eBay the letter

Taking the temperature of the waters of our networked youth, I find that people are very much cooling on Facebook. But tomorrow’s hot prospect, if the conversations which K. eavesdrops on when on the bus to Oxford provide any kind of useful information on which to extrapolate, is Bebo.

Except, being styüd’nts or similar, they pronounce it Bebay. I do hope they’re not subscribing to the service by mistake, hoping that they might be able to auction their Squarebob Spongetrousers figurines and tickets to see Tiger Tail-Pull, and wondering why on earth there’s a group of similarly vacuous teenagers hanging around like dirty washing in a bedroom, talking about their spots and periods and how much they drank last night, ay ma-ee gohd, ye war taytlee weistid! Ay, oy knay; ye tee, thay!

… It struck me while writing this that I don’t even know how a styüd’nt accent would pronounce the second half of eBay. You’d expect it to follow the tightening trend of the “-bəʊ” phoneme and disappear somewhere into the hard palate, but some unexpected vowels seem to drop instead: witness the “-ʤɒ” sound in “media”. I don’t know without hearing it in the wild. Does anyone have a younger sibling they can quiz?

(This is less a vowel shift than a vowel spin: frontal open vowels go back; backal closed vowels move forwards. Does the schwa stay right where it is? Do the fricatives come out all staticky and stuck together?)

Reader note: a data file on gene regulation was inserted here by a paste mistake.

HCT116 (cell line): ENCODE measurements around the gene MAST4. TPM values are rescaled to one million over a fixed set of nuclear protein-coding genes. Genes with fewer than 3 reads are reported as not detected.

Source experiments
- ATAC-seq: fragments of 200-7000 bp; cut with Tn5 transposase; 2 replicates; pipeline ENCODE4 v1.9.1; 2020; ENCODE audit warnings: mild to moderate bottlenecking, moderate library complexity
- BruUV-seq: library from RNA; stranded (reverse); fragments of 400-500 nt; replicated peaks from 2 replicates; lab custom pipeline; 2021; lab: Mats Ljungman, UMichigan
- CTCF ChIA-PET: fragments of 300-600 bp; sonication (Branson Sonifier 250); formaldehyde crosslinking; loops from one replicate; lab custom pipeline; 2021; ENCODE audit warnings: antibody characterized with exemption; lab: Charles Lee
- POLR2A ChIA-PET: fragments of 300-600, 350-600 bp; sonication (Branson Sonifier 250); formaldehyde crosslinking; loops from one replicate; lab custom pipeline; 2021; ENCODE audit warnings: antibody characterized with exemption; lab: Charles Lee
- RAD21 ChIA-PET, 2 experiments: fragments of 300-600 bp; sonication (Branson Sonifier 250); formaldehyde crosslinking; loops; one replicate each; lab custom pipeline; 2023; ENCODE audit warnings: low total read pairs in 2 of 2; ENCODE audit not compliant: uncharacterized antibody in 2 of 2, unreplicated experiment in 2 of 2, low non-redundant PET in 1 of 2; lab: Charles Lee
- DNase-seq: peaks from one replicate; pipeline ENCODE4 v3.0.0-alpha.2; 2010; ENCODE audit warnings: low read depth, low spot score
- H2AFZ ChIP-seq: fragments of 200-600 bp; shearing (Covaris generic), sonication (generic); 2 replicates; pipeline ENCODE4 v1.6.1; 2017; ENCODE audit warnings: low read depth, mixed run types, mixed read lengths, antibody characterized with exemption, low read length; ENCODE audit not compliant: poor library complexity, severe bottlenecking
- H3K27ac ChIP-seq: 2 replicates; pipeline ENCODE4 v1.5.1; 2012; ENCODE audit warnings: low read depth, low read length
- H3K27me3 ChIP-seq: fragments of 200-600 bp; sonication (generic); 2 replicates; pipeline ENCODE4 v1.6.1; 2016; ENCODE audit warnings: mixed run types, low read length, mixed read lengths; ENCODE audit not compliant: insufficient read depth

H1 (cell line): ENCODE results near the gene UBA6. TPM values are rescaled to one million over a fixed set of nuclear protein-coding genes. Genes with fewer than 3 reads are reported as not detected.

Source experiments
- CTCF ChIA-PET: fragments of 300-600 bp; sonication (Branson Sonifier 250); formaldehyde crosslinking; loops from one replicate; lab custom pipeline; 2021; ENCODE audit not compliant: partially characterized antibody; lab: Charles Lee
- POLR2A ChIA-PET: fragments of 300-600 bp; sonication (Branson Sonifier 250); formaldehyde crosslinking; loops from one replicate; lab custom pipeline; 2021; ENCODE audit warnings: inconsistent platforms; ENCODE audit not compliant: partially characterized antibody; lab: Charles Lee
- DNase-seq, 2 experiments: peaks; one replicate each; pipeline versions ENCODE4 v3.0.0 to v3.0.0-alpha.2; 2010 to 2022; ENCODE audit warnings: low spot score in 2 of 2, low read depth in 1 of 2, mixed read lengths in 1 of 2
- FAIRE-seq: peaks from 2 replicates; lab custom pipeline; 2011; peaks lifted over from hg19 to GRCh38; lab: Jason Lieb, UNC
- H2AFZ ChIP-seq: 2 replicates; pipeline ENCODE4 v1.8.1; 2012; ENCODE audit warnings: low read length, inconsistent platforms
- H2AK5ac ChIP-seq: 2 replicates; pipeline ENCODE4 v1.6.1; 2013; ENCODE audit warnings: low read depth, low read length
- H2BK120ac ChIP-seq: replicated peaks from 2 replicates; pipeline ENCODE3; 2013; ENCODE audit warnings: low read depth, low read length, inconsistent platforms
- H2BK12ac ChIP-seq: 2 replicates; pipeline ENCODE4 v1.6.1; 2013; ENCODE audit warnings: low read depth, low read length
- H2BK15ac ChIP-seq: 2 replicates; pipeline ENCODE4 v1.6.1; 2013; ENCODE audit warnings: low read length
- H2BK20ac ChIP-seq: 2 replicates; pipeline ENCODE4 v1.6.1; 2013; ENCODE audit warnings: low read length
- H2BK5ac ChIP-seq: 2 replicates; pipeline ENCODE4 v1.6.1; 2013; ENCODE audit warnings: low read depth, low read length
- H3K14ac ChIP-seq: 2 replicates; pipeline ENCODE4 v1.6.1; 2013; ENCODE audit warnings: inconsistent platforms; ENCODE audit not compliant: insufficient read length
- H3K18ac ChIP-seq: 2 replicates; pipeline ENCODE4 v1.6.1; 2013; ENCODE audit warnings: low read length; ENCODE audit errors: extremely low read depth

This entry was posted in cliques, experience, language, media, neologisms, nu-media, overheard, phonetics, society, wisdom_of_groups. Bookmark the permalink.

1 Response to eBay the letter

  1. K says:

    The second syllable of ‘eBay’ is ever so slightly longer than the second syllable of ‘Bebo’, but you’d be forgiven for not noticing the difference. It’s almost as if the “Bay” in “eBay” is pronounced by saying “Bear-ee” very fast, whereas the “bo” in “Bebo” sounds like a straightforward “bay” sound.

    However, as far as I can work it out, “tea” as in the drink really is pronounced exactly the same as “too”, which means that questions like “Would you like some tea?” can be ambiguous enough to confuse even native speakers of styeedent. I’ve also witnessed on a genuine misunderstanding based on the identical pronunciation of “Kate” and “coat”. Again, that was among native speakers.

    I really need to pass my driving test.

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